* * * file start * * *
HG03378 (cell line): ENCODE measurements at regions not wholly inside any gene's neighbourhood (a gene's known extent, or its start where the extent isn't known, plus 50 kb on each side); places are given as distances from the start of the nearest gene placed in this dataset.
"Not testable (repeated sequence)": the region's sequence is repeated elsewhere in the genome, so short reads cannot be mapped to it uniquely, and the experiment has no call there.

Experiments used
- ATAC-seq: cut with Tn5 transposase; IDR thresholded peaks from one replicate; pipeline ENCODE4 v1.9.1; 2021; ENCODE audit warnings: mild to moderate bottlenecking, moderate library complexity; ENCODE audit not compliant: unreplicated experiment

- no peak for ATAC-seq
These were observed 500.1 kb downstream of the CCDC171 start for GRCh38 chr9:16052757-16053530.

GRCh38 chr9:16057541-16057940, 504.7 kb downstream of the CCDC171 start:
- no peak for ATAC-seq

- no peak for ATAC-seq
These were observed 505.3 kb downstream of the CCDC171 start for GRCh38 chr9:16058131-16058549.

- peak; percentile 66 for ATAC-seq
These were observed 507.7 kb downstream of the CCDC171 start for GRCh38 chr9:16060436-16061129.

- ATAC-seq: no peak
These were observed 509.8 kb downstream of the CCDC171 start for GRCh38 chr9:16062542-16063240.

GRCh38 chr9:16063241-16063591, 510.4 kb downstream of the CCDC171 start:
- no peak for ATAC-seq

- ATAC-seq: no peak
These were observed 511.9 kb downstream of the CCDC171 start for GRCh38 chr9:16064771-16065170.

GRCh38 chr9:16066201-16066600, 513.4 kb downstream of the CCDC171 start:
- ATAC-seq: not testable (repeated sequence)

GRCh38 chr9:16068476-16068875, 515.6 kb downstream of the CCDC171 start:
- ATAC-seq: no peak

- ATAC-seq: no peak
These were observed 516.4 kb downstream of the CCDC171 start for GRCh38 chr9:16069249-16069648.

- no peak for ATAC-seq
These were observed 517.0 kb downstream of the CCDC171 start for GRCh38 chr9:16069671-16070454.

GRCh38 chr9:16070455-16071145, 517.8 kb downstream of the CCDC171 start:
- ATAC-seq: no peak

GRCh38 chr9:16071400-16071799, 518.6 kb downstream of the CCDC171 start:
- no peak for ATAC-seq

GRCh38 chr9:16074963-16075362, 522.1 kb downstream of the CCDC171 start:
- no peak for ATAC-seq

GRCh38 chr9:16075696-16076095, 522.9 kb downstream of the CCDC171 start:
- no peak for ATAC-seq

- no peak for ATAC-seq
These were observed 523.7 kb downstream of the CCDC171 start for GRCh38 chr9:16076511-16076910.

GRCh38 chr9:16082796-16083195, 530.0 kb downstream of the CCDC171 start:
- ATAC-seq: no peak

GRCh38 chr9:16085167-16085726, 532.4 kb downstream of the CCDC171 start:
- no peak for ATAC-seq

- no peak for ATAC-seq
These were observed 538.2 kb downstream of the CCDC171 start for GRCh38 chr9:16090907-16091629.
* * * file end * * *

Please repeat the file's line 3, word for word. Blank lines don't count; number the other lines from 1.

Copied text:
Experiments used